Here, then, is the problem: Like it or not, the "rural America" where the gun industry makes most of it's money is either shrinking, transforming or disappearing altogether - not through some nefarious scheme, but through the simple (and inseperable) facts of economic-change, technological improvement and pop-cultural evolution. The manufacturing and agricultural industries that necessitated the creation of communities that comprised "rural America" have either moved overseas (because that's where new "booms" similar to our "boom" of the past are underway) or transformed into smaller boutique operations to survive. That automotive and agriculture sectors exist at all in The U.S. is largely owed to government aid - tax money paid mostly by urbanized "blue" states used to prop-up otherwise unsustainable industries so as to keep various "red" states from becoming essentially deserts. More and more, rural communities that are thriving are doing so because tech and science companies have moved operations there to take advantage of lowered property taxes - and the longer they are there, the less genuinely (culturally) "rural" the place becomes. I say this without any judgement to whether or not this is a "good" change, merely that it is a change.

Meanwhile, popular-culture has similarly transformed to reflect these economic realities: "The American Dream" for millions of up-and-coming young people - particularly young people seeking degrees and aquiring training in the science, tech and cultural fields that will actually matter in the economy of the near-future - is no longer to get a job that will last a lifetime, marry your High School sweetie, move somewhere quiet and have a bunch of kids. That's not bad dream, I stress... it's just not the dream anymore. For the rising generation of movers and shakers, their American Dream is to work for as many jobs as they need to for mobility and financial security, to be single/childless for longer than their parents generation went (both for money-saving and "we're-living-longer-so-let's-prolong-the-HELL-out-of-our-20s" rationales) and, perhaps most notably, to live as close to vibrant centers of cultural relevance (read: cities) as possible.

American Dream 2.0 is the skyline, not the white fence and the lawn; and the desire for it is so strong (and made stronger by economic reality making it more and more preferable) that whole swaths of what used to be thought of as "slummy" areas of New York, LA and even Boston are being Frankenstein'd to life through what's often derrided as "Hipster Gentrification" - an influx of young people who'll take the "crummy" section of a city over the alternative, just to be get a foothold in The Future. One of the things that means is that the places/populations that don't buy many guns are growing rapidly, whereas those that buy lots of guns are getting smaller. And if you make guns, or lobby for those who do... that's a big problem for your bottom line.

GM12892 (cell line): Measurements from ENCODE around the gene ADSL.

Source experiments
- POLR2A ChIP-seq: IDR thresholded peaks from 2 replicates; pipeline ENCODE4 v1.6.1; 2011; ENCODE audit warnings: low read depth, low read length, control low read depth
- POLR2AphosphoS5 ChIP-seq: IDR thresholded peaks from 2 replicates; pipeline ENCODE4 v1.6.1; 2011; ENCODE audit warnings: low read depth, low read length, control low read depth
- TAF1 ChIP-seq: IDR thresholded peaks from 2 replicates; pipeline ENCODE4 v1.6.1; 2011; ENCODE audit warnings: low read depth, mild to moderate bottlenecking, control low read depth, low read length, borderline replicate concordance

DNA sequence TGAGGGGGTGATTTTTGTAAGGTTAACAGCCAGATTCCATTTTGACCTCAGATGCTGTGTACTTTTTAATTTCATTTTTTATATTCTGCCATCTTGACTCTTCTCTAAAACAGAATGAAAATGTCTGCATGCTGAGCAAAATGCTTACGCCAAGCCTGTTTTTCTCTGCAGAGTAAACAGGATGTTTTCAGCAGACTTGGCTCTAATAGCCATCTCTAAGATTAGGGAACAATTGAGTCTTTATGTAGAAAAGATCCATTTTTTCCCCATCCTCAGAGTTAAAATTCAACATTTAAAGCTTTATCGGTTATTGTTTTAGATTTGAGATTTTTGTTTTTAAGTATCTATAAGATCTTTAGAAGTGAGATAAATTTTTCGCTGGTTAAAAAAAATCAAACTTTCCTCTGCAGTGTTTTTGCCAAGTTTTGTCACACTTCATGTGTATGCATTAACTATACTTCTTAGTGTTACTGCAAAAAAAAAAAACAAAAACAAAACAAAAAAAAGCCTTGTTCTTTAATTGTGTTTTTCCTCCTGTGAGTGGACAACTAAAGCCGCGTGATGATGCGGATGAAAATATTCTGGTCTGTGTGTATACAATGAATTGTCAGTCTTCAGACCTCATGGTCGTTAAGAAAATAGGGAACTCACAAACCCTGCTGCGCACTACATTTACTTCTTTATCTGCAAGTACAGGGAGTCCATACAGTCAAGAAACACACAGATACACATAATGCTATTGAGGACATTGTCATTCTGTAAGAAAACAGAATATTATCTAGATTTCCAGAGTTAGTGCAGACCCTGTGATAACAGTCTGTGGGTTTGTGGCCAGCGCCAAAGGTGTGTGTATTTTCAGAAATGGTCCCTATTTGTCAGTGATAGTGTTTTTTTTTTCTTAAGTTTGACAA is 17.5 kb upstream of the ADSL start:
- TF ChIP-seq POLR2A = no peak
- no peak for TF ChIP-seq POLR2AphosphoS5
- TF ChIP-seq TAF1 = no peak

So you see, NRA, I understand you completely. You want to keep making money, your customer base is shrinking, so you need to get less people to buy more product. And so you scare them. You tell them they're lives and freedoms are in danger. You tell them that scaaaaaaary Muslim Terrorists remain a massive, SPECTER-esque global megathreat. You tell them that scaaaaaaary border-hopping Mexican drug-killers are coming for them. You tell them that scaaaaaaaary "urban" gangbangers are coming for them. You tell them that the world as they know it is on the brink of collapse, and that the only way that they can be safe from all this is to buy and stockpile more and more of the products made by the industry you lobby for. And then you tell them that the scaaaaaaaaaaaaaaary Black President is going to come and take those products away unless his political opponents - who also happen to be friendly to your industry - are supported and voted for.

That's what you do, and that's fine. It's your function. Besides, you've already lost the long-game: The country is changing, and the vast majority of those changes mean the eventual end of you and everything you tangentially represent. There will probably always be guns and a gun culture in America, and that's fine by me . But the version of it propped-up by you and your organizations is demographically, culturally and economically doomed. We both know this - that's why you're trying so damn hard to move so much damn product now while you still can - I'm simply more of an optimist because, well, the New & Improved America that's replacing yours happens to be my America.

But go on, tell your tall-tales and make your dishonest speeches... but when you want to use my city and our victims? When you talk us down or mischaracterize us to fuel your ignorant vigilante fantasies? I'm going to call you out on it.

Which I now have.

Go fuck yourself.

A Man From Boston.